Madison, Indiana pilot flying high as part of 'Thunder' Airshow - WDRB 41 Louisville News

Madison, Indiana pilot flying high as part of 'Thunder' Airshow

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LOUISVILLE, Ky. (WDRB) -- Thunder Over Louisville features dozens of pilots, including Madison, Indiana native Cliff Robinson.

As you step into Robinson's hanger at Madison Municipal Airport, you're instantly transported to the 1930s when biplanes ruled the sky.

"This is a 1941 Boeing Steerman and it originally started out as a World War II trainer," said Robinson, describing the plane that stars in Robinson's aerobatic spectacular.

The dazzling display includes dips and dives in the air. Gravity is just another tool in his toolbox.

"Seeing the world go round, seeing the horizon go around. The G-forces that you experience," said Robinson.

The aerobatics pilot travels all over the country performing for air show crowds, but he calls Thunder Over Louisville special.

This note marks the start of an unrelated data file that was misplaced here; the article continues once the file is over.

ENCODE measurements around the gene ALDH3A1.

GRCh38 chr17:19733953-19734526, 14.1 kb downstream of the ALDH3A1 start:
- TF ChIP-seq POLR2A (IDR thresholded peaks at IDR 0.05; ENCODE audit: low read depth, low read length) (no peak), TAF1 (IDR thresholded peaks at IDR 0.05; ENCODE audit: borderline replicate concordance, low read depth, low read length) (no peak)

"You fly down on the water between the two bridges. So not a whole lot of room there. Maybe three-fourths of a mile. You've got to do them all in that box," he said.

The space might be limited, but Robinson puts on one heck of a show as hundreds of thousands of people watch and cheer. Robinson remains focused on his routine.

"You're not paying attention to anything, but what you're supposed to be doing and trying to do it exactly right," said Robinson.

As he twists and turns in the sky, he flies with a constant reminder of the man who taught him the trade.

"I think a great deal of my father and I put it on there to honor him actually," he said referring to his father's name, which is on the side of his plane. That means his father is always with him as he travels from show to show. "Sometimes I can still hear him telling me what to do," said Robinson.

It was his father, a flight instructor, who first taught Robinson to fly at the age of 16, insisting he knows aerobatics as a matter of safety not entertainment.

"I remember the very first spin that my father demonstrated to me and I got pretty dizzy," he said. No longer dizzy, Robinson puts on a choreographed routine that takes precision and finesse.

"You've got to be able to do the loop at 100 feet and end up at exactly 100 feet," said Robinson.

It's a thrilling ride and he has no plans to land anytime soon. "I'm 67, so what? I have got another 30 years or so?" he said.

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